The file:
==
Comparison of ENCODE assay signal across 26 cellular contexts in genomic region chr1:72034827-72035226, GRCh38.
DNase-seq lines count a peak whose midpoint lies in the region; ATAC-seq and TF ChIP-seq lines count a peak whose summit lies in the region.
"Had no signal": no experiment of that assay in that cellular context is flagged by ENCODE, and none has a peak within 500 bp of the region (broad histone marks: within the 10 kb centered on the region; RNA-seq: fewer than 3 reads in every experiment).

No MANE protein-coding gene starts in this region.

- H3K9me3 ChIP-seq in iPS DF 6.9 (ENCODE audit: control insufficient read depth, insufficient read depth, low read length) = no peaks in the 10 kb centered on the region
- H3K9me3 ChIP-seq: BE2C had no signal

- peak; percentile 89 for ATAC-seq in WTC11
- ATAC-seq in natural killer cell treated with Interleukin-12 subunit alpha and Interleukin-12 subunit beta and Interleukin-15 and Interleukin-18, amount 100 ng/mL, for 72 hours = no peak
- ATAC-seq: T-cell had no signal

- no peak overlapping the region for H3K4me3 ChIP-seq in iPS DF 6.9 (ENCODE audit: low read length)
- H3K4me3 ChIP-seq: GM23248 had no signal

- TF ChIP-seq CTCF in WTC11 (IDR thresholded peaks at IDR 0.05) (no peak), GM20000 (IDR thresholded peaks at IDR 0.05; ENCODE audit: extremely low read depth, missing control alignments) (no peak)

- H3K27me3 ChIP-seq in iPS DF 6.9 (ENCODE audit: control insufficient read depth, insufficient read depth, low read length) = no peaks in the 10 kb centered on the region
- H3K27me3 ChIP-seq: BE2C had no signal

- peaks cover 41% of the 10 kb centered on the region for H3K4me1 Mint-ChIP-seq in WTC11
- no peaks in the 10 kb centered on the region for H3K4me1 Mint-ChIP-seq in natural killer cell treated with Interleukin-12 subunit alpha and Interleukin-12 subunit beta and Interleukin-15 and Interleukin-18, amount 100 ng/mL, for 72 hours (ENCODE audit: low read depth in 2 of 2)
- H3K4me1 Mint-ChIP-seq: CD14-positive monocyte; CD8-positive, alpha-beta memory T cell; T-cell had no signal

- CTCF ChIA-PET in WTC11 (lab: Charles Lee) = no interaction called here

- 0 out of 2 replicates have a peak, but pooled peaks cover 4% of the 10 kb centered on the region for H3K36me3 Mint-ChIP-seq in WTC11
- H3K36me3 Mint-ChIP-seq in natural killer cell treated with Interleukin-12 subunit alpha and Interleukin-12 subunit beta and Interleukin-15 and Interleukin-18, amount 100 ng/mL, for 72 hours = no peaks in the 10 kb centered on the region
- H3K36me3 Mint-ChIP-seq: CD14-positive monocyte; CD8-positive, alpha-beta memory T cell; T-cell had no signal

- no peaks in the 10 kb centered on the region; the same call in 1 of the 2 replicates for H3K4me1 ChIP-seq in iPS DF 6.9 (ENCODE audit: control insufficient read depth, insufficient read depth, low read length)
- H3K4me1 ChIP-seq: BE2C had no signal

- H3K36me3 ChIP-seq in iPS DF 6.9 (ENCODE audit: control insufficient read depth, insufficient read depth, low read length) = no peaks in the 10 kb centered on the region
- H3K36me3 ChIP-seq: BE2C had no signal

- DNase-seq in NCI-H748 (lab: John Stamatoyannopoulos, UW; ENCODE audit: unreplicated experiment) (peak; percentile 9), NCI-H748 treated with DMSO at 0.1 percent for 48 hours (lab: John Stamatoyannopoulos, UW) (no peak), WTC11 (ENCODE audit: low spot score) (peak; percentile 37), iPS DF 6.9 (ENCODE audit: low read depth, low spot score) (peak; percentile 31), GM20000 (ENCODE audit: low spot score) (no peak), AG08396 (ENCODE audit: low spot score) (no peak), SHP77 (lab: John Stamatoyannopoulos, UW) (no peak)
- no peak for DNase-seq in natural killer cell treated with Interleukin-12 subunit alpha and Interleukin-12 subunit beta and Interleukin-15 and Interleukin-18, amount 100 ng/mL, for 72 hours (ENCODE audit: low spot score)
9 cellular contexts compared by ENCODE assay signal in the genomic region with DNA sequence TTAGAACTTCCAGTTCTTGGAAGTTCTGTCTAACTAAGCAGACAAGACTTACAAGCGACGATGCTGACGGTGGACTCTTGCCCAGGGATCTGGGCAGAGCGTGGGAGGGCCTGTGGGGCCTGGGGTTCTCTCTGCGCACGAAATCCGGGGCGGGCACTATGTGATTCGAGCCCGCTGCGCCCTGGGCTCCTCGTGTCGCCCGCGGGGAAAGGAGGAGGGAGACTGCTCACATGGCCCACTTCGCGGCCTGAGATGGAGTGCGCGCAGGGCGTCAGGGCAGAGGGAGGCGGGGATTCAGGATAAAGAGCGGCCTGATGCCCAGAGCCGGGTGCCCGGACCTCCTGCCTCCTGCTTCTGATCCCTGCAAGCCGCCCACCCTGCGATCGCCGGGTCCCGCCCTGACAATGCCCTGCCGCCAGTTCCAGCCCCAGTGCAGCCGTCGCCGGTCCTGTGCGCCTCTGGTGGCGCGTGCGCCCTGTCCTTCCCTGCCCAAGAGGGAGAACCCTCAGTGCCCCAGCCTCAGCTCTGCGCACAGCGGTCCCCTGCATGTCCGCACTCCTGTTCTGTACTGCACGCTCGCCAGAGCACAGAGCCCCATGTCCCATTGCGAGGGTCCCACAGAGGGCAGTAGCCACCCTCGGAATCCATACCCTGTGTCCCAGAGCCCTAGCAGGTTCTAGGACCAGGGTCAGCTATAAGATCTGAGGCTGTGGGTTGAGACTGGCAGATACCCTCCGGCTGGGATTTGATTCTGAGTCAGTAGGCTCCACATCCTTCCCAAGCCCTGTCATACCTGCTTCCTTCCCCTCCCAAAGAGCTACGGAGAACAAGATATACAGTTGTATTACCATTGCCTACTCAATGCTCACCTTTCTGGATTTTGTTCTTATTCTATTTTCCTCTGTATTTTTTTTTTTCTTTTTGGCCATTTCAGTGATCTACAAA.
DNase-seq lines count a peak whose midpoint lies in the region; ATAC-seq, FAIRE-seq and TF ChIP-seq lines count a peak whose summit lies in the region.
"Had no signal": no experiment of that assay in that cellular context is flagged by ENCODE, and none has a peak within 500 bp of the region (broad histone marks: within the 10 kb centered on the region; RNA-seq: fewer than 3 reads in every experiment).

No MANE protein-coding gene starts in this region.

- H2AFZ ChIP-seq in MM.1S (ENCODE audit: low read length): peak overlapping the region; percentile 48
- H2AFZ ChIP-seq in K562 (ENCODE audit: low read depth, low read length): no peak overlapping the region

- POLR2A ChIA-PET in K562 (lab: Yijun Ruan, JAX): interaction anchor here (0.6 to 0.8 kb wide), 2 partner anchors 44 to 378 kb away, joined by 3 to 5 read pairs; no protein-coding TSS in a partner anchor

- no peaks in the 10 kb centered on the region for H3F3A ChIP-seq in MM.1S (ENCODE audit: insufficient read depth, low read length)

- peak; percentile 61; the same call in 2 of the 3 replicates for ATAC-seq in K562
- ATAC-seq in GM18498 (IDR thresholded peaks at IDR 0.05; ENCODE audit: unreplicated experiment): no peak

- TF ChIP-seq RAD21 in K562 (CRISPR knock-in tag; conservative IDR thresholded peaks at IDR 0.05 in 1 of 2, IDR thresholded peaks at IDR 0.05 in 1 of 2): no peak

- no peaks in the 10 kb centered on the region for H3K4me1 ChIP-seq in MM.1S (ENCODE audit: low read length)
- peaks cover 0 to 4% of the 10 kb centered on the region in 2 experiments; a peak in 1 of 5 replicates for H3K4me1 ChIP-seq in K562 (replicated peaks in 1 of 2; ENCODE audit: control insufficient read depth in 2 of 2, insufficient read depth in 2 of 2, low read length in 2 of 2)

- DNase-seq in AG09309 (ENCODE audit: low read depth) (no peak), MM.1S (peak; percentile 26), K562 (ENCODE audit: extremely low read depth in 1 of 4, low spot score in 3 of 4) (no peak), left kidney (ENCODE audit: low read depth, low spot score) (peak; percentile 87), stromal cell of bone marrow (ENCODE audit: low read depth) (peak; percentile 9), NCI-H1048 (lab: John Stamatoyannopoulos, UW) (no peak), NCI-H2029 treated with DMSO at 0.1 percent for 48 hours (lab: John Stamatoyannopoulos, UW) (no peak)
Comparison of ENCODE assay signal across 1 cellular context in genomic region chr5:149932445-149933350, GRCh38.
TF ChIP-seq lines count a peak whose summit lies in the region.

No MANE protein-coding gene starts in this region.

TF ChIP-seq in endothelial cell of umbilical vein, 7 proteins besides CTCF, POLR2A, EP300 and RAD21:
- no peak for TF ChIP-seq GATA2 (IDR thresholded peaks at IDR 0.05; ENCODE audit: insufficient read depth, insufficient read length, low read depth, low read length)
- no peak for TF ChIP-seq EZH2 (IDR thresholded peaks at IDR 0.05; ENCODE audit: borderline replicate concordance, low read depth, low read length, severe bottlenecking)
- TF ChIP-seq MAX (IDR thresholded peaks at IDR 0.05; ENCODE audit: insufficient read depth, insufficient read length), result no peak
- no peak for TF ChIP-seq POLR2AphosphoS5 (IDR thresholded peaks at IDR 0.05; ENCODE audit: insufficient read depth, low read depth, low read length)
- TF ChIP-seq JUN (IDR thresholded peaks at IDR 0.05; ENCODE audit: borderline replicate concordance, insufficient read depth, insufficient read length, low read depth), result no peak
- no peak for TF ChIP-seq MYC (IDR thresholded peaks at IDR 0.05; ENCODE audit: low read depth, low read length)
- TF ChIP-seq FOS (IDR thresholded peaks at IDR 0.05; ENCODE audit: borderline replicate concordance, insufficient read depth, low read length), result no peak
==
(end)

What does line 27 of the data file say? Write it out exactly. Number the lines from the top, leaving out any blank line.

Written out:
- no peak for DNase-seq in natural killer cell treated with Interleukin-12 subunit alpha and Interleukin-12 subunit beta and Interleukin-15 and Interleukin-18, amount 100 ng/mL, for 72 hours (ENCODE audit: low spot score)